I’m a proud lefty. I joined the Labour Party as a teenager and am still a member today. I’m also a political journalist and to me, that means balancing the political debate. I take that very seriously.
So what am I doing on GB News? It’s “right-wing, shouty telly” isn’t it? I’d ask you to watch my political show and draw your own conclusions as to whether there’s anything right wing or shouty about it. I promise that you’ll just get balanced and impartial debate. I’ve made thousands of political programmes and I’m proud that I’m doing this one differently.
In my GB News programme The Real Me, I want to get to know our politicians beyond the slogans and posturing, to understand their personalities and give viewers an insight into who the individuals that make our laws really are. It is the very opposite of shouty. It’s inclusive, tolerant, open-minded and respectful.
Labour MP Vicky Foxcroft revealed that she is a survivor of child sexual abuse. Conservative MP Tracey Crouch told me how it feels to go through a miscarriage. Labour MP Wes Streeting talked about his struggle to reconcile being gay with his Christianity. Tory MP Robert Halfon discussed the challenges of navigating parliament with his form of cerebral palsy that makes walking difficult. Yesterday, Tan Dhesi, the first turban-wearing British Sikh MP, talked about racism. It’s not all trauma. I giggled when Brexit hardliner Steve Baker MP told me how he fell in love with his wife at first sight and that his chat-up line was, “Hi, my name is Steve Baker.”
We also report on the debates that take place every day in parliament but are rarely covered anywhere else. Every Monday, MPs discuss an issue which has come before parliament because 100,000 members of the public have signed a petition that demanded it be debated. This democracy in action is routinely ignored by the mainstream media, so GB News is giving a voice to these underrepresented issues and people.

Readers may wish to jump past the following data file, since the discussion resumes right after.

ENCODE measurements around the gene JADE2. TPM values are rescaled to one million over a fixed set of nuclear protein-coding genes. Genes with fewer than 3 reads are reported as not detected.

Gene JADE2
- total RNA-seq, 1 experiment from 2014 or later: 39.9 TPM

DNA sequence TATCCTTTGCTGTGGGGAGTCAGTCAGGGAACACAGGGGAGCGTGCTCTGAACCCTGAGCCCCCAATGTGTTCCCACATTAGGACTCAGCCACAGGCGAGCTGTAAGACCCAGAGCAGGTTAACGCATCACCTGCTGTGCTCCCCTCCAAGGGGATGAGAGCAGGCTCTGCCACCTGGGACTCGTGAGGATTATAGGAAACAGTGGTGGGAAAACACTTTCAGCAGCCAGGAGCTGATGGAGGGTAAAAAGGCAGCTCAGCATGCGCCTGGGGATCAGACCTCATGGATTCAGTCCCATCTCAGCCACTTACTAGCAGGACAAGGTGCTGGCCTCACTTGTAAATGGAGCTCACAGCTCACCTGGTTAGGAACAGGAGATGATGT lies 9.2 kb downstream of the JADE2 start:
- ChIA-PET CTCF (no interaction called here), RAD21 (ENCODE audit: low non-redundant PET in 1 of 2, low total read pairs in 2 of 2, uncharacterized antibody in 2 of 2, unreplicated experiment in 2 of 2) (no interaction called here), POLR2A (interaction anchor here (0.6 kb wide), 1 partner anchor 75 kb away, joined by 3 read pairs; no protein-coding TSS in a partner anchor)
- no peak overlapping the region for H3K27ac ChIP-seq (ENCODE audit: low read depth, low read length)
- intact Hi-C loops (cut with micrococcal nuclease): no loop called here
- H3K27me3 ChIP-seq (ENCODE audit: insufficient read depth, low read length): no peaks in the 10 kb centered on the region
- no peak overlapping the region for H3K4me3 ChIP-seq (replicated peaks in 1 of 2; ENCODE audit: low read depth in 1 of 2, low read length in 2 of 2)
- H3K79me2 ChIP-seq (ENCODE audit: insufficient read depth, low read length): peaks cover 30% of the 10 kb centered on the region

I sometimes vehemently disagree with colleagues. That’s life in a liberal democracy. But I’ve also formed friendships with people I previously wouldn’t have given the time of day to. If I’d met former Brexit MEP Alex Phillips on a political panel show a few years ago, we would have dismissed one another’s views as deplorable. It would have been memorable only for a record amount of finger-wagging. But when Alex and I talk about feminism or the frustrations of living in a country where being born with a silver spoon counts for more than your talent, we are in complete agreement.
And can you really see journalists of the calibre of Simon McCoy, Colin Brazier and Alastair Stewart shouting people down or anchoring a show on the “British Fox News”? The friendship I’ve forged with builder’s son and award-winning economics journalist Liam Halligan is genuine and heartfelt, though we disagree constantly.
So who is watching GB News? Nothing beats knocking on doors as an MP if you want to discover what the UK really thinks, but my enduring friendships with my working class mates from childhood kept me grounded when I moved down to London.
Call me chippy if you like, but the friendships I’ve made in adult life are also predominantly with people from working class backgrounds. When they tell me their nan, or auntie or dad watch GB News every day I feel nothing but pride. I know I’m reaching an audience outside of London – those hard-working Brits who have been ignored by the mainstream media for so long. That’s what’s driven me throughout my life, both in politics and journalism.
My working class background has always shaped who I am and what I stand for, but when I look at the background of some of my colleagues, my childhood struggles pale into insignificance. Kenyan-born Mercy Muroki became a mum at 18 while claiming universal credit, got a first class degree, and she has just received an MSc from Oxford. I’m in awe of her.
Michelle Dewberry was raised on a Hull council estate and left school at 16 with two GCSEs. Neither share my politics but who am I to judge them for coming to a different conclusion than me? I’ve no idea what the politics of the CEO Angelos Frangopoulos is – which is proper – but I do know his dad was a taxi driver. I have worked in a lot of newsrooms during my journalistic career and I can tell you from firsthand experience that this diversity just doesn’t happen elsewhere.
Why have I written this piece? Because I’m fed up with people who don’t watch GB News defining who we are and what we stand for. So my message to my fellow lefties is simple: come on the channel. You’re always welcome and we will, genuinely, listen to you.